“It feels quite nice,” Nathan Grayston of Saskatoon said as he felt around inside Cinnamon’s rumen through a hole in the cow’s side.
Standing on a foot stool, the nine-year-old held a warm and soggy clump of freshly chewed forage inside the second compartment of Cinnamon’s four-chambered stomach.
Grayston was one of about 75 people who stood in line for the opportunity to reach inside a fistulated cow at Vetavision 2017 on the University of Saskatchewan campus Sept. 29. A fistula is an opening in the animal’s digestive tract that allows researchers to study bovine digestion.
“There was quite an array of emotions that you could see,” said Grayson Ross, 22, a second year student in the Western College of Veterinary Medicine, who was on hand to educate participants on how to palpate the cow’s rumen.
“Some people were really gung-ho and excited to get their hand (and arm) in it,” Ross said.
“There were some people who were quite nervous about it and grossed out about it.”
The children’s enthusiasm for the event was a highlight for him.
“You can hear kids talking in the background, ‘this is kind of cool. I think I want to be a vet when I’m older.’ That’s kind of neat to hear,” he said.
Concerns about potential cow discomfort were common as people stepped up to take their turn.
“It’s definitely not a painful experience for the cow by any means,” Ross said.
“I’d probably liken it to sticking your tongue into the side of your cheek. It’s sort of a little bit of a pressure sensation.”
Cinnamon and Spice are two “retired, 15-year-old pampered and spoiled” Red Angus and Simmental cows that have been outfitted with rubber fistulas for educational and research purposes at the college.
Ross said a fistula allows students to test how different feeds influence the pH and bacterial growth inside the cow’s rumen.
It’s also a handy tool during transfaunation, a process in which researchers transplant bacteria and other microbes from a healthy cow’s rumen into another animal’s rumen to reboot its normal bacterial range.
As the largest of the four stomach compartments, the rumen holds the bulk of what the cow eats. During Vetavision, that was a moist pile of masticated hay.
“It’s a big fermentation vat where there’s a bunch of bacteria, protozoa and what-not that break down the plant material that she takes in,” said Ross.
“You’re seeing a big mixture of stuff that she’s eaten there that’s gradually getting churned up. The rumen contracts and cycles, so it’s getting churned up and mixed constantly.”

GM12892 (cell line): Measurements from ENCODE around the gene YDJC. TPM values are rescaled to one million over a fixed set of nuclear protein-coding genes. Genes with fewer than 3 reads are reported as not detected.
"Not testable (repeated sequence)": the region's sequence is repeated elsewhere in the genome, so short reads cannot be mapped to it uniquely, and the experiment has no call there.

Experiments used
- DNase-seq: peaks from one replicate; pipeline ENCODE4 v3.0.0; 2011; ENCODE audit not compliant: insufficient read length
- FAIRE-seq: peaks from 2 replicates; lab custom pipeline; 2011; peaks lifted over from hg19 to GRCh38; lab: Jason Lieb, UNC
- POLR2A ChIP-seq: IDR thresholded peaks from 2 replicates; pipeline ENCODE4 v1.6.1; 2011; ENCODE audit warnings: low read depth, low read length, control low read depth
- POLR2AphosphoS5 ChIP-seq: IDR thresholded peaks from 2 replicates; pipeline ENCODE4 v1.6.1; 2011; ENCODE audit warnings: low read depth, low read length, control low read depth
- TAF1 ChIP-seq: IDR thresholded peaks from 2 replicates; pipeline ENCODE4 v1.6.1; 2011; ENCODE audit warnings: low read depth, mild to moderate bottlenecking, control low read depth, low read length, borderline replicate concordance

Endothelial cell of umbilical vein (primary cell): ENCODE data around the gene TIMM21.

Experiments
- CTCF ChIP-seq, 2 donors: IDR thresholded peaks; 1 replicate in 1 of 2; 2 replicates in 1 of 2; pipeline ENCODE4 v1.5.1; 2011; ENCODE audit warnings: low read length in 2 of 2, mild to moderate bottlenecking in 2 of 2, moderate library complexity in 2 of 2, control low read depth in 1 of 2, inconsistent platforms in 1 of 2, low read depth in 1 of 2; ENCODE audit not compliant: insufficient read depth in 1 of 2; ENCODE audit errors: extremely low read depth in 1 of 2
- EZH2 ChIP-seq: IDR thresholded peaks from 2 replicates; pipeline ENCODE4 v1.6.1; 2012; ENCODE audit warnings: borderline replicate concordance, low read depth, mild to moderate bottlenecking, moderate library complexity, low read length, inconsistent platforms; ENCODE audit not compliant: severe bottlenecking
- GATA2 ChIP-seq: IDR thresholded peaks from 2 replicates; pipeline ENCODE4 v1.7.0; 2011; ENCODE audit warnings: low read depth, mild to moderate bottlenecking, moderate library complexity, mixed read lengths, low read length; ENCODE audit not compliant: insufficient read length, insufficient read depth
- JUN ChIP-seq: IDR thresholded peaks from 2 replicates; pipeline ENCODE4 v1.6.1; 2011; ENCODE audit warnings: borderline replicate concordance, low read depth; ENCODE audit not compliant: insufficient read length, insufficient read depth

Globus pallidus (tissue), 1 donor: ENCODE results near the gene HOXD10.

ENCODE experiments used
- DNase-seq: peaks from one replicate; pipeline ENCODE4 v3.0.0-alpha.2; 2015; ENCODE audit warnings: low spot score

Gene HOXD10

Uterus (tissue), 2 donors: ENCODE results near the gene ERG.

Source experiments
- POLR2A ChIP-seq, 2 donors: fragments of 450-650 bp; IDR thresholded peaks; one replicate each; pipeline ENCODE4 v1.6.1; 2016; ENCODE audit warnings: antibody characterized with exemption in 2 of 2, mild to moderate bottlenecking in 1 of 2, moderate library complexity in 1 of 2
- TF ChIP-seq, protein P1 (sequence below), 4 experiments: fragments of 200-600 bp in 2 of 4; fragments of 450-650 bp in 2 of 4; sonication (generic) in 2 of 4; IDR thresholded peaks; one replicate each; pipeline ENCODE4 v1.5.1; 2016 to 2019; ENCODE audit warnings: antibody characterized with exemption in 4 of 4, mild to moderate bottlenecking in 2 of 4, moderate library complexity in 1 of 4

Participants could feel the digestive process in action, though each wore a protective sleeve on their arm while doing so.
“You could feel the hay that she ate getting broken down in there,” Ross said.
“As you move your hand along the lining of the rumen, you can feel how these little papilla in there help with the digestion process.
“The rumen contracts about every minute to two minutes. If you kept your arm in there that long you could actually feel it contracting and mixing the food around.… I remember one little guy who felt that movement and his reaction was, ‘whoa.’ ”
Ross said he urged participants to notice the cow’s natural body language.
“Sometimes the cow may cough, and that movement of her chest and abdomen can cause some stuff to spray out of there (the fistula). So keep your mouth closed,” he said.
“She got me when I was cleaning out some feed that she had taken in. I got a bit of splatter on the side of my face. All in a day’s work.”
Vetavision is organized by veterinary students every second year. It is an opportunity to showcase the diversity of veterinary science, which this year attracted 2,500 people over two days.
Other booths included poultry, hogs, sheep, goats, horses, dairy, dogs, llamas and falcons.
However, the fistulated demo at the beef booth proved one of the most popular.
“Vetavision is something I think a lot of schools look forward to, particularly the fistulated cow, be-cause that’s probably the most hands-on kind of demo at Vetavision that they can get to do,” said Ross.